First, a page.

《5. City as a complex system》
5. City as a complex system
Ultimately, to achieve resilience and sustainability, city is best treated as a system or a system of subsystems (Fig. 14). This is because the design and operation of each element of its infrastructure are inter-related, e.g., in energy consumption (Fig. 15). So solutions to grand challenges we face in cities must therefore be developed by a holistic and integrated approach, which also brings opportunities for new businesses and economic development.
Fig.14 City as a system.
Fig.15 City as a system−integrated resource management.
《6. Enriching life》
6. Enriching life
And in the end, cities must not wallow at a “survival” or “basic” level. We must also seek to create a built-environment with amenities, spaces, and places that are enjoyable and inspiring to their users (Fig. 16).
Fig.16 Enriching life−enjoyment, education, civic pride, and inspiring.
《7. Broader knowledge base》
7. Broader knowledge base
Clearly, there are multiple ways in which we can create better, safer, more resilient, more efficient, and, crucially, more liveable cities. We will need to keep up the rate of innovation and development−and we will need to embed excellence in design across the globe−not just on a few specific cases. That is the only way to make sure that when we, in effect, build the world’s existing infrastructure all over again, we do it in the right way. By smart I mean that the new approach must use a contemporary method that allies cutting-edge innovation cultures and new technologies with an understanding of the social and human elements that make a city productive, efficient, and human.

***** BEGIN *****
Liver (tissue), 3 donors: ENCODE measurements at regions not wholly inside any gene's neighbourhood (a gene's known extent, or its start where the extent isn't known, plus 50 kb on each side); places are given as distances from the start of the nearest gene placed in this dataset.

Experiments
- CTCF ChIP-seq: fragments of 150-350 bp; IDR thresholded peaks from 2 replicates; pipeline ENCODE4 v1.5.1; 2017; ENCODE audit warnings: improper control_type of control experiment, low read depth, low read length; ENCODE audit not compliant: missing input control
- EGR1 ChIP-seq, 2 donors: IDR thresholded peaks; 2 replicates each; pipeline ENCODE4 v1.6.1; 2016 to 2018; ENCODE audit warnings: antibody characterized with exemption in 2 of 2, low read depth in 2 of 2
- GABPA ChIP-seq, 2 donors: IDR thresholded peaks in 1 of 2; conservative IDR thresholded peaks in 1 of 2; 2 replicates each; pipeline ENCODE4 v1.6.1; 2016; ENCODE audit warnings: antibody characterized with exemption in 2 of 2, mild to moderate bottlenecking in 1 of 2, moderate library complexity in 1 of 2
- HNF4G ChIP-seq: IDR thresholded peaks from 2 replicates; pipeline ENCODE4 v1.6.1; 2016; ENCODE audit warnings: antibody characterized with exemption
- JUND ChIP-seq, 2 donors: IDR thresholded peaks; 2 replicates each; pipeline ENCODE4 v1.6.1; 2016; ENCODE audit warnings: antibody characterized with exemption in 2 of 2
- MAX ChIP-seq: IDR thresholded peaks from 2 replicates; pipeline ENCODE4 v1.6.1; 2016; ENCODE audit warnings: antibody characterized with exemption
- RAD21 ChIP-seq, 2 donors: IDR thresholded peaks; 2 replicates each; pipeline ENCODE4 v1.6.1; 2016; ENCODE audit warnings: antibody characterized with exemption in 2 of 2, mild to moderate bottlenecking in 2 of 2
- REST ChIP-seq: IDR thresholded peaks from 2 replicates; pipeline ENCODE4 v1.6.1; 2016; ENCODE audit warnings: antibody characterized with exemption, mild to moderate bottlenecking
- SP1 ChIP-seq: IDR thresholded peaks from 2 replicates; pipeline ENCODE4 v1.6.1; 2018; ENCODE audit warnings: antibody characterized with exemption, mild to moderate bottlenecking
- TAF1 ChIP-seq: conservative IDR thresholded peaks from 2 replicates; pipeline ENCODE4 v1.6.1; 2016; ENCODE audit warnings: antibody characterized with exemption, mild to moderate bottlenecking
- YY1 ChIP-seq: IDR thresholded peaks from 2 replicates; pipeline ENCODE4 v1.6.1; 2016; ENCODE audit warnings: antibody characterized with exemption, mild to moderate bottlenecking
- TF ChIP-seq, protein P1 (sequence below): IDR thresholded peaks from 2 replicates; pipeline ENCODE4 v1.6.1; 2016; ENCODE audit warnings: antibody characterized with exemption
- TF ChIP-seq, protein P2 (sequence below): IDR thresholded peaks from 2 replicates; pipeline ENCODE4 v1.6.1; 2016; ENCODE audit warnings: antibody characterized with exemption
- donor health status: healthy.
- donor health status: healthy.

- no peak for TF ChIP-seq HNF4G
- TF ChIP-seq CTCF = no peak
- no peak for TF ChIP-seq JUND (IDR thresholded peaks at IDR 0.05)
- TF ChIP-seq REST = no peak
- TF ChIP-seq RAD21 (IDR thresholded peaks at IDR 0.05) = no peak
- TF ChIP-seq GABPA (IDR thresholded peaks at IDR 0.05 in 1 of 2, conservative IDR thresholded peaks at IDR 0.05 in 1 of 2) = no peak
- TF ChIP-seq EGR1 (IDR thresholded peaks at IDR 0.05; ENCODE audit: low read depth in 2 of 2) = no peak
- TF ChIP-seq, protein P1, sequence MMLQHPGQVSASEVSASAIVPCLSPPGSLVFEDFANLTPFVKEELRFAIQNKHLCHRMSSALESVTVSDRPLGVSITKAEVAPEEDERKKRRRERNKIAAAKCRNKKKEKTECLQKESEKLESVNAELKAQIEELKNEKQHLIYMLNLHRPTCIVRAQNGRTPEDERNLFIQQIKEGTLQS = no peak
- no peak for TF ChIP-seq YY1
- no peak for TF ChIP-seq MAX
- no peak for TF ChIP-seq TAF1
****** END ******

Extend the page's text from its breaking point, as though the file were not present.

And that takes me back to the main point of this article:
• We will win or lose many of our global challenges in our cities, so we need interdisciplinary collaboration in global design.
• We will need new ways for our engineers and scientists to work together with social scientists, artists, and the local communities.
• And we will certainly need the designers of our future to develop far broader skills.
• We need engineering education that incorporates challenge-based approaches where we set problems to allow people to acquire the necessary skills and solve real-world problems.
• We need to drive innovation in specific disciplines while sharing knowledge across people and cultures around the globe.
• This is how we move from global learning to local action, harnessing the best brains and skills not just of China, the UK or the USA, but of all countries.
• So we need new thinking−both incremental improvements as well as new and disruptive technologies.
• And we need to move from component-based to system-based innovation.
Looking around today, I am greatly reassured that we can do it−and we will do it.
I am optimistic. I hope that you are, too.
The author thanks Arup Group Ltd. for permission to use the figures in this article.